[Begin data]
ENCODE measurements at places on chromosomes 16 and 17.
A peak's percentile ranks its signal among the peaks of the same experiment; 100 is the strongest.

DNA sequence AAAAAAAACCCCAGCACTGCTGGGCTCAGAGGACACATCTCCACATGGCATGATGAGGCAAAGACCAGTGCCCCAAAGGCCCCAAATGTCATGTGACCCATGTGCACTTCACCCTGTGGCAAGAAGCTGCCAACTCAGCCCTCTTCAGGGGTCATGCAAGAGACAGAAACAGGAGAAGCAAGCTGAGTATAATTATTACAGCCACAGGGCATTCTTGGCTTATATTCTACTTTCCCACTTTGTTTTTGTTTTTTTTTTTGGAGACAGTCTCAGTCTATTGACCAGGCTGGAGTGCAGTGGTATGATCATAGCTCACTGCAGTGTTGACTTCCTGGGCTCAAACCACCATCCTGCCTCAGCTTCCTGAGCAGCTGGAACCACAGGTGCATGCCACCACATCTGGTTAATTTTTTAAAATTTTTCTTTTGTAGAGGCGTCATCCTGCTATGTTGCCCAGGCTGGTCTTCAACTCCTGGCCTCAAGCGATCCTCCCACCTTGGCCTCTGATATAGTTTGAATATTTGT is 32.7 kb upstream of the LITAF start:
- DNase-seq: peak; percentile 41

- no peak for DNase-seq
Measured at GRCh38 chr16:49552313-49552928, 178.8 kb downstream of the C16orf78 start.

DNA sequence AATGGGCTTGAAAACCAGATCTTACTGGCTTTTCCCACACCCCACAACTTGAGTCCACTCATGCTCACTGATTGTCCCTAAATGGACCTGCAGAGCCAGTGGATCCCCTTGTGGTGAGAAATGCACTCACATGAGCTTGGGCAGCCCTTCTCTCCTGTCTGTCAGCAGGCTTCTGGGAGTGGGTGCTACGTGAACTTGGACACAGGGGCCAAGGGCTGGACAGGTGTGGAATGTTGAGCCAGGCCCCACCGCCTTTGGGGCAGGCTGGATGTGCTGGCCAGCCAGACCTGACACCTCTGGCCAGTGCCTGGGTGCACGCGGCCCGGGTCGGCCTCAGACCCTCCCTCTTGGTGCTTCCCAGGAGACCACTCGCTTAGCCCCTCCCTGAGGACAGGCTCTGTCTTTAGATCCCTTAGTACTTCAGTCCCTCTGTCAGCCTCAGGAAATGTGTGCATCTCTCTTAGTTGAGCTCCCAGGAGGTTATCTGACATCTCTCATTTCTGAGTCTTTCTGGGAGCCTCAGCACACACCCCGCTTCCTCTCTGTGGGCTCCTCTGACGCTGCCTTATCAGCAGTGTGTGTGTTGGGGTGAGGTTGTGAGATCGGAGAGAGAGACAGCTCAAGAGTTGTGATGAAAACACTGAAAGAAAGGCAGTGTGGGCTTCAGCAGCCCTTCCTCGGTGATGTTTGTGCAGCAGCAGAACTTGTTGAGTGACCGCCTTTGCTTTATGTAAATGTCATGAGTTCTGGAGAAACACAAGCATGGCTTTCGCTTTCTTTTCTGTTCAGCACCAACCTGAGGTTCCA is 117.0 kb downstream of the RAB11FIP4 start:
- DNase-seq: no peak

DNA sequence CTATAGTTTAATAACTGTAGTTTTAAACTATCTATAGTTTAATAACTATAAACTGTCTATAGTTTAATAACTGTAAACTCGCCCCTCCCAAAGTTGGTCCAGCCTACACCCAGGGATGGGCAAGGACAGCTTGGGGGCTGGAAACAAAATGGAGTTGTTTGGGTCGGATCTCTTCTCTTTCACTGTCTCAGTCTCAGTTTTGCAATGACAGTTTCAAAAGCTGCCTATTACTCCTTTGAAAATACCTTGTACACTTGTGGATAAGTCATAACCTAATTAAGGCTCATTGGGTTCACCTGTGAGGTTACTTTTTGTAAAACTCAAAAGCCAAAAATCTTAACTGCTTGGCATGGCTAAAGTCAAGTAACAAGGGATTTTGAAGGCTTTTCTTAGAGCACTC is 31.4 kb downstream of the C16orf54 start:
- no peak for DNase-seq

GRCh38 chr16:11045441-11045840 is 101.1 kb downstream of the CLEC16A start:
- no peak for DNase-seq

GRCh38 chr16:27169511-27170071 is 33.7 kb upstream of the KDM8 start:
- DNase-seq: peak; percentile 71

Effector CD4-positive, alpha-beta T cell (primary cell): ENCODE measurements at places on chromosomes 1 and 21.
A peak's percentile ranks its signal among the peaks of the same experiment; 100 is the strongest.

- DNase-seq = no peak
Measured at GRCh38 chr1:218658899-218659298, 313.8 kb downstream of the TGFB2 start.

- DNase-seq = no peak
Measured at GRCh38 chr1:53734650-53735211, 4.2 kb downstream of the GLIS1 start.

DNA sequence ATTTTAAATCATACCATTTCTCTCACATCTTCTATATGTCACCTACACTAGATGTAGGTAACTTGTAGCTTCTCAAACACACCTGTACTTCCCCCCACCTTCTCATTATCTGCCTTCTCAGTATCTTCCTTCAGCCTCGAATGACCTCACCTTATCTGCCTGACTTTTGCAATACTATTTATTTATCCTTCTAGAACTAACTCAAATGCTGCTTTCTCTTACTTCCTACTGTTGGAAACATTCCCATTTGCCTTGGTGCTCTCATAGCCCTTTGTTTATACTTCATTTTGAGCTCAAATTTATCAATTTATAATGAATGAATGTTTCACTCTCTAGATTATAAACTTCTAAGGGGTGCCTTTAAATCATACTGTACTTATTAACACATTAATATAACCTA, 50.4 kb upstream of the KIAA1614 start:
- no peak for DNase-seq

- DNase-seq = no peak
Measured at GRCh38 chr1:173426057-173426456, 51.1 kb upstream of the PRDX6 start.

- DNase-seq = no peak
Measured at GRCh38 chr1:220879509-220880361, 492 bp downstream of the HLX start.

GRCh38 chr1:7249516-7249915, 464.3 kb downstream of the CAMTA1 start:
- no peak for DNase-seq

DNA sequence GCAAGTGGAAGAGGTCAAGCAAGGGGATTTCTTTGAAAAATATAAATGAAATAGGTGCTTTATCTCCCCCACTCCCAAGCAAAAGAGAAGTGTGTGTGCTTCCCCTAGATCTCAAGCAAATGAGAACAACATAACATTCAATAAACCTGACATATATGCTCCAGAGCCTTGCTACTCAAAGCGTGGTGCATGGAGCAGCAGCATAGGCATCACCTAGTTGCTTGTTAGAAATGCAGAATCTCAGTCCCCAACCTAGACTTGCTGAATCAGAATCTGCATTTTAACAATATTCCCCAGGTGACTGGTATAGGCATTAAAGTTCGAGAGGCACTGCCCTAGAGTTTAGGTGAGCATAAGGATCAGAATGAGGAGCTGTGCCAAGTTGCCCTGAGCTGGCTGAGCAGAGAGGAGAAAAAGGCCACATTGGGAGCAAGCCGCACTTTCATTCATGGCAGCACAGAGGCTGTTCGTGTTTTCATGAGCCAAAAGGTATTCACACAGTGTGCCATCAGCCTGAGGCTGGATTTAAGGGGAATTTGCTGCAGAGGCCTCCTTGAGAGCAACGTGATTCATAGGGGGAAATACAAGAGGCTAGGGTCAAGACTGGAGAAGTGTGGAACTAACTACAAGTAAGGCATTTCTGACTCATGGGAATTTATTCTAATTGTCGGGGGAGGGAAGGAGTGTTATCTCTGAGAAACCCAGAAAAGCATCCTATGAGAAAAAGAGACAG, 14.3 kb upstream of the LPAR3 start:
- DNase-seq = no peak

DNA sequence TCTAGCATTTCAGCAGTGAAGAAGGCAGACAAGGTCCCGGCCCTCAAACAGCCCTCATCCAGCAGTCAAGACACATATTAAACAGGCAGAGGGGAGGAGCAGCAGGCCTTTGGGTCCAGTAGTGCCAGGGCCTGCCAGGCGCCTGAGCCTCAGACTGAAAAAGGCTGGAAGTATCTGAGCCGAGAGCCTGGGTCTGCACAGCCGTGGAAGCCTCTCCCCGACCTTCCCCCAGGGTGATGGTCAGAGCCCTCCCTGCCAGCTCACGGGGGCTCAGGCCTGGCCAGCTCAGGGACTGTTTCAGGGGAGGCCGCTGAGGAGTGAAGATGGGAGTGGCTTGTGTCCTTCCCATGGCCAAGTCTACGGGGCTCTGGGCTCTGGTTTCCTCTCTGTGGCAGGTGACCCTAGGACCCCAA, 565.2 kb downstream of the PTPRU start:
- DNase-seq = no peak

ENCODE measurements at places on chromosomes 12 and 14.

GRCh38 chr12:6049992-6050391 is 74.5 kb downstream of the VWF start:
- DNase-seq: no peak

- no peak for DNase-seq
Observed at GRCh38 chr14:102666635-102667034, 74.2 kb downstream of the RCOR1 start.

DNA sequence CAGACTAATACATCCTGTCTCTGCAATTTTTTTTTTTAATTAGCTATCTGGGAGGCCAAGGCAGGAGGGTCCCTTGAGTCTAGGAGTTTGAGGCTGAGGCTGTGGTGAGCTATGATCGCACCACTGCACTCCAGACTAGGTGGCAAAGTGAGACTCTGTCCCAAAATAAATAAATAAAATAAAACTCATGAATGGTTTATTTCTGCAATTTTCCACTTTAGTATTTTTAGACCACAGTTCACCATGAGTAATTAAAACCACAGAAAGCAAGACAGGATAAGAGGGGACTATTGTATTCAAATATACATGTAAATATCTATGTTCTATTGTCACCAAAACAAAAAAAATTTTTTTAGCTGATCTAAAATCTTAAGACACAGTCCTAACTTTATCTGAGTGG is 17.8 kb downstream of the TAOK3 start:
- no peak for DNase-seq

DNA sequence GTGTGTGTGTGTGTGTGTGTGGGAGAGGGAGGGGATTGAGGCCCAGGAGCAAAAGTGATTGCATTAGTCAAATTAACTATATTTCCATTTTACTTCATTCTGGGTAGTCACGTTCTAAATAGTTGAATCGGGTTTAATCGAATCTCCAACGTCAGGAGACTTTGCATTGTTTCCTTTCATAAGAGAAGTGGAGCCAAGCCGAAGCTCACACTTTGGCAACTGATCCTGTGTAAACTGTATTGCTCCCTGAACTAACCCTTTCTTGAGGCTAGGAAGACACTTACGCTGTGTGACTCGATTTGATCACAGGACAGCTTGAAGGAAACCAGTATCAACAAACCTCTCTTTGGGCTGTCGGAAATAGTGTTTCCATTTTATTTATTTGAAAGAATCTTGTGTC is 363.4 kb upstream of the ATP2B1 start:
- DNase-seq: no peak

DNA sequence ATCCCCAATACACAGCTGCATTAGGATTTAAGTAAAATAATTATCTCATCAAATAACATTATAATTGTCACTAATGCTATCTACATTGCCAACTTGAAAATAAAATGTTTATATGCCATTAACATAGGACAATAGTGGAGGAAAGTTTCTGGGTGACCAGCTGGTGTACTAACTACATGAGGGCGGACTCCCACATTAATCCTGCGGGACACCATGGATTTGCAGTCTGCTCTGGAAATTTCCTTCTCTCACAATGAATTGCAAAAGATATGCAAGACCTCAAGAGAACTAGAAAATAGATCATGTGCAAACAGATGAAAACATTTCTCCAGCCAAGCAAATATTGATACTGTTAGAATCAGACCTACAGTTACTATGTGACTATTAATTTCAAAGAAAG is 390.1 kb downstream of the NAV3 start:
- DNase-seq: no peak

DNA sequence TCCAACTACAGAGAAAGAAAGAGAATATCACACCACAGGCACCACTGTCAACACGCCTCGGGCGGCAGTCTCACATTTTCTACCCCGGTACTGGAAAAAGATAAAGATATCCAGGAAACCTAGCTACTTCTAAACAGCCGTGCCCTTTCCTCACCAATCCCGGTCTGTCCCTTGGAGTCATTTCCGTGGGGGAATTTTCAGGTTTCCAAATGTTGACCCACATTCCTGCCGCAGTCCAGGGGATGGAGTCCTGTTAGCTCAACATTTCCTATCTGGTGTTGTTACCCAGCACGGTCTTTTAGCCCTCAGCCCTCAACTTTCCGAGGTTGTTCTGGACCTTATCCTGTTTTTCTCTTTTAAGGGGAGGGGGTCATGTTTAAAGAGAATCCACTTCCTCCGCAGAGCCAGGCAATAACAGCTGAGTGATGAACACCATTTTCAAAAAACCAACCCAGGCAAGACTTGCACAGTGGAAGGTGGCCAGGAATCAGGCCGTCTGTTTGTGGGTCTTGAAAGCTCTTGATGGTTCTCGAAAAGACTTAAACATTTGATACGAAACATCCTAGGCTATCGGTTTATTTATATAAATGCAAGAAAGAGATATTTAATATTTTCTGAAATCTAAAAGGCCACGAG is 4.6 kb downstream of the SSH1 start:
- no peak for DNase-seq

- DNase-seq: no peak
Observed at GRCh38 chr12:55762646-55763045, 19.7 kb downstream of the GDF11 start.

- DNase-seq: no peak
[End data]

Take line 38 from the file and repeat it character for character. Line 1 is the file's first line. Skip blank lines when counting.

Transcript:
DNA sequence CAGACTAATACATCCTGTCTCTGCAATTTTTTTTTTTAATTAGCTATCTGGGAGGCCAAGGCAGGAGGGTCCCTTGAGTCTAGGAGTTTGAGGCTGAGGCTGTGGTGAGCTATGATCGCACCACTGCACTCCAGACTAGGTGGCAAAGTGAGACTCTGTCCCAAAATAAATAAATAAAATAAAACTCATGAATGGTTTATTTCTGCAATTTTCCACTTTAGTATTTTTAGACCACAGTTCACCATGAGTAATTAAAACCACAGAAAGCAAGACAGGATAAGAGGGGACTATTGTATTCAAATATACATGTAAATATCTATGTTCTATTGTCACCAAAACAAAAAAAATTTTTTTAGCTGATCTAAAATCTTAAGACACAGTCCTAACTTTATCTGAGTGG is 17.8 kb downstream of the TAOK3 start: